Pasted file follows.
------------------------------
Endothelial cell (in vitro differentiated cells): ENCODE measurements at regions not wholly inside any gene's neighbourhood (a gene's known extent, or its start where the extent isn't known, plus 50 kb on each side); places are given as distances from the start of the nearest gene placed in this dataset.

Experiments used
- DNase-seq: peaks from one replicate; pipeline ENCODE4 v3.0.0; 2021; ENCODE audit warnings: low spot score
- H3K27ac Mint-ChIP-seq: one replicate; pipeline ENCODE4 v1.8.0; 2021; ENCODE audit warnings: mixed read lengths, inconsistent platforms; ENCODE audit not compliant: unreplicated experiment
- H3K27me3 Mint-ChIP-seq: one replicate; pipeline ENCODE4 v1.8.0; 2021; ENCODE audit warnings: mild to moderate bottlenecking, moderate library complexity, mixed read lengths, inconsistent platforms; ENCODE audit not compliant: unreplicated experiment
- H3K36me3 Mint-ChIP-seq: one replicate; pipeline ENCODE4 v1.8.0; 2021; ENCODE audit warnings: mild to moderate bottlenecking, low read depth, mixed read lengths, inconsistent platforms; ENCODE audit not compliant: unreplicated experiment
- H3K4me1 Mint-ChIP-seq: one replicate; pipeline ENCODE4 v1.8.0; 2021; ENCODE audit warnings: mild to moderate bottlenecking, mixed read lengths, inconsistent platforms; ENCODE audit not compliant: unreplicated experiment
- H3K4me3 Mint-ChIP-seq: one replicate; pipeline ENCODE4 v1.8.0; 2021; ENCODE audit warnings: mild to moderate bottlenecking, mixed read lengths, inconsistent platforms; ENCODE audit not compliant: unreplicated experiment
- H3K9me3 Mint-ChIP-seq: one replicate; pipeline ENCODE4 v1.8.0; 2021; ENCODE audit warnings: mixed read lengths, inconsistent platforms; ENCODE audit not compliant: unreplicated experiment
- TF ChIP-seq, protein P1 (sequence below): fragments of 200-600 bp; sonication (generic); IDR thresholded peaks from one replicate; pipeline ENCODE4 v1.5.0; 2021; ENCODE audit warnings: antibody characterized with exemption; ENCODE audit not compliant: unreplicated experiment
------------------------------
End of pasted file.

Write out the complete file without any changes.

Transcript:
Endothelial cell (in vitro differentiated cells): ENCODE measurements at regions not wholly inside any gene's neighbourhood (a gene's known extent, or its start where the extent isn't known, plus 50 kb on each side); places are given as distances from the start of the nearest gene placed in this dataset.

Experiments used
- DNase-seq: peaks from one replicate; pipeline ENCODE4 v3.0.0; 2021; ENCODE audit warnings: low spot score
- H3K27ac Mint-ChIP-seq: one replicate; pipeline ENCODE4 v1.8.0; 2021; ENCODE audit warnings: mixed read lengths, inconsistent platforms; ENCODE audit not compliant: unreplicated experiment
- H3K27me3 Mint-ChIP-seq: one replicate; pipeline ENCODE4 v1.8.0; 2021; ENCODE audit warnings: mild to moderate bottlenecking, moderate library complexity, mixed read lengths, inconsistent platforms; ENCODE audit not compliant: unreplicated experiment
- H3K36me3 Mint-ChIP-seq: one replicate; pipeline ENCODE4 v1.8.0; 2021; ENCODE audit warnings: mild to moderate bottlenecking, low read depth, mixed read lengths, inconsistent platforms; ENCODE audit not compliant: unreplicated experiment
- H3K4me1 Mint-ChIP-seq: one replicate; pipeline ENCODE4 v1.8.0; 2021; ENCODE audit warnings: mild to moderate bottlenecking, mixed read lengths, inconsistent platforms; ENCODE audit not compliant: unreplicated experiment
- H3K4me3 Mint-ChIP-seq: one replicate; pipeline ENCODE4 v1.8.0; 2021; ENCODE audit warnings: mild to moderate bottlenecking, mixed read lengths, inconsistent platforms; ENCODE audit not compliant: unreplicated experiment
- H3K9me3 Mint-ChIP-seq: one replicate; pipeline ENCODE4 v1.8.0; 2021; ENCODE audit warnings: mixed read lengths, inconsistent platforms; ENCODE audit not compliant: unreplicated experiment
- TF ChIP-seq, protein P1 (sequence below): fragments of 200-600 bp; sonication (generic); IDR thresholded peaks from one replicate; pipeline ENCODE4 v1.5.0; 2021; ENCODE audit warnings: antibody characterized with exemption; ENCODE audit not compliant: unreplicated experiment